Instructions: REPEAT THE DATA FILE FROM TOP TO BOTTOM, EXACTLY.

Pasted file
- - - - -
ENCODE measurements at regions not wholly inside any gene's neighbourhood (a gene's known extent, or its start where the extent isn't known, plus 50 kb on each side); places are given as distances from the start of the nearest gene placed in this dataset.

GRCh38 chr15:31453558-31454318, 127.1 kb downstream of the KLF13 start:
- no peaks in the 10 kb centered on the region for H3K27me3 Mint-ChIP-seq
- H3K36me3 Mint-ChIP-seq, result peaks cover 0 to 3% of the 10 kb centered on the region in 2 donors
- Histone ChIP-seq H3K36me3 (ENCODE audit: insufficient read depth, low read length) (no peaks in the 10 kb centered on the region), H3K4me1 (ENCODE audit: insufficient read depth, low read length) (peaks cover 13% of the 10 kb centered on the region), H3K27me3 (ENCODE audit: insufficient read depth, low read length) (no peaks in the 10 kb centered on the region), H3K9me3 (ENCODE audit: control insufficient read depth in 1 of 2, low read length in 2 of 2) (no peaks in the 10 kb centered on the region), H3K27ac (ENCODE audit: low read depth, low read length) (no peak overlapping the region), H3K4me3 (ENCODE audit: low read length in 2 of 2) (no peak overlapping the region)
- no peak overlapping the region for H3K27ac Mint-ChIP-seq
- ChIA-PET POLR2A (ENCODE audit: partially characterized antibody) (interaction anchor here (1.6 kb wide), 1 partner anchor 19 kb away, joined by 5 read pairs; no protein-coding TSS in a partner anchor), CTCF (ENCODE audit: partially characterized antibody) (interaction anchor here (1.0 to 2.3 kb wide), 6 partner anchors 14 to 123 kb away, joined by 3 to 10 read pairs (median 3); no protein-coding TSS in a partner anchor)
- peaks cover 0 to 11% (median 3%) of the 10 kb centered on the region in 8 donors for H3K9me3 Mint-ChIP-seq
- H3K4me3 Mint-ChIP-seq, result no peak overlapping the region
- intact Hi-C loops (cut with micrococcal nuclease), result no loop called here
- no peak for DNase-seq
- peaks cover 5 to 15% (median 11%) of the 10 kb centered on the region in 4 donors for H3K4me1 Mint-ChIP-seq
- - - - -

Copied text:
ENCODE measurements at regions not wholly inside any gene's neighbourhood (a gene's known extent, or its start where the extent isn't known, plus 50 kb on each side); places are given as distances from the start of the nearest gene placed in this dataset.

GRCh38 chr15:31453558-31454318, 127.1 kb downstream of the KLF13 start:
- no peaks in the 10 kb centered on the region for H3K27me3 Mint-ChIP-seq
- H3K36me3 Mint-ChIP-seq, result peaks cover 0 to 3% of the 10 kb centered on the region in 2 donors
- Histone ChIP-seq H3K36me3 (ENCODE audit: insufficient read depth, low read length) (no peaks in the 10 kb centered on the region), H3K4me1 (ENCODE audit: insufficient read depth, low read length) (peaks cover 13% of the 10 kb centered on the region), H3K27me3 (ENCODE audit: insufficient read depth, low read length) (no peaks in the 10 kb centered on the region), H3K9me3 (ENCODE audit: control insufficient read depth in 1 of 2, low read length in 2 of 2) (no peaks in the 10 kb centered on the region), H3K27ac (ENCODE audit: low read depth, low read length) (no peak overlapping the region), H3K4me3 (ENCODE audit: low read length in 2 of 2) (no peak overlapping the region)
- no peak overlapping the region for H3K27ac Mint-ChIP-seq
- ChIA-PET POLR2A (ENCODE audit: partially characterized antibody) (interaction anchor here (1.6 kb wide), 1 partner anchor 19 kb away, joined by 5 read pairs; no protein-coding TSS in a partner anchor), CTCF (ENCODE audit: partially characterized antibody) (interaction anchor here (1.0 to 2.3 kb wide), 6 partner anchors 14 to 123 kb away, joined by 3 to 10 read pairs (median 3); no protein-coding TSS in a partner anchor)
- peaks cover 0 to 11% (median 3%) of the 10 kb centered on the region in 8 donors for H3K9me3 Mint-ChIP-seq
- H3K4me3 Mint-ChIP-seq, result no peak overlapping the region
- intact Hi-C loops (cut with micrococcal nuclease), result no loop called here
- no peak for DNase-seq
- peaks cover 5 to 15% (median 11%) of the 10 kb centered on the region in 4 donors for H3K4me1 Mint-ChIP-seq